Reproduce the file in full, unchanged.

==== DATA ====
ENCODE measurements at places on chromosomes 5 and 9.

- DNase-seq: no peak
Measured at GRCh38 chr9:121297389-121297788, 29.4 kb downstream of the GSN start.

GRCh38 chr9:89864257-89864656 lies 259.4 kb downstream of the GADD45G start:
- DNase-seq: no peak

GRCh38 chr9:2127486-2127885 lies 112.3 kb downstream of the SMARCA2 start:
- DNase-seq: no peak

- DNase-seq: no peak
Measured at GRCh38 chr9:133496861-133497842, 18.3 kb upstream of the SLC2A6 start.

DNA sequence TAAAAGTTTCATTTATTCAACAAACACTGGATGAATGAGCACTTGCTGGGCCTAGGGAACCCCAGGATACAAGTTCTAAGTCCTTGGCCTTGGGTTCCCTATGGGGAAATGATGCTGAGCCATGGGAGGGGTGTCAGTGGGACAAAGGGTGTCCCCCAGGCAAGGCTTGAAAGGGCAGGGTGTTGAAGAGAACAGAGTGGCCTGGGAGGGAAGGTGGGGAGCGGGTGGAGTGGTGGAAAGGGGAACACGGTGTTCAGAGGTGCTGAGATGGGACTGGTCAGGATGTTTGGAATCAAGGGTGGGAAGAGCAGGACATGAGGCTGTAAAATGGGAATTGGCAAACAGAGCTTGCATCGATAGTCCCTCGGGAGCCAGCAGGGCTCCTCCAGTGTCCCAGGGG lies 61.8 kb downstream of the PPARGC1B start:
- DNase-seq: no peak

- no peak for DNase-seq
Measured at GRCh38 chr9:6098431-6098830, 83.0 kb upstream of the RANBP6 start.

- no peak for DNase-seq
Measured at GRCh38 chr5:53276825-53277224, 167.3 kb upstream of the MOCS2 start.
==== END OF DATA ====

ENCODE measurements at places on chromosomes 5 and 9.

- DNase-seq: no peak
Measured at GRCh38 chr9:121297389-121297788, 29.4 kb downstream of the GSN start.

GRCh38 chr9:89864257-89864656 lies 259.4 kb downstream of the GADD45G start:
- DNase-seq: no peak

GRCh38 chr9:2127486-2127885 lies 112.3 kb downstream of the SMARCA2 start:
- DNase-seq: no peak

- DNase-seq: no peak
Measured at GRCh38 chr9:133496861-133497842, 18.3 kb upstream of the SLC2A6 start.

DNA sequence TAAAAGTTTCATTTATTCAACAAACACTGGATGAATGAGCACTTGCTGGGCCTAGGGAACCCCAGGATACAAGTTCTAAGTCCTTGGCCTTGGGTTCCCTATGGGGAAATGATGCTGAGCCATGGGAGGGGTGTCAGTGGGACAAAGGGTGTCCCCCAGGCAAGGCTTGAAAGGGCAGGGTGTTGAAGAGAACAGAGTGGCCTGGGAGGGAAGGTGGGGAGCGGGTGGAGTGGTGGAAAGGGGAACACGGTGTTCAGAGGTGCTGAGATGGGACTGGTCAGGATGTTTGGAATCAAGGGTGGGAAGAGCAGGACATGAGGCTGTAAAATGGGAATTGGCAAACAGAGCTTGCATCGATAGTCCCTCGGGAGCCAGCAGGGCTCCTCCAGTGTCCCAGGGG lies 61.8 kb downstream of the PPARGC1B start:
- DNase-seq: no peak

- no peak for DNase-seq
Measured at GRCh38 chr9:6098431-6098830, 83.0 kb upstream of the RANBP6 start.

- no peak for DNase-seq
Measured at GRCh38 chr5:53276825-53277224, 167.3 kb upstream of the MOCS2 start.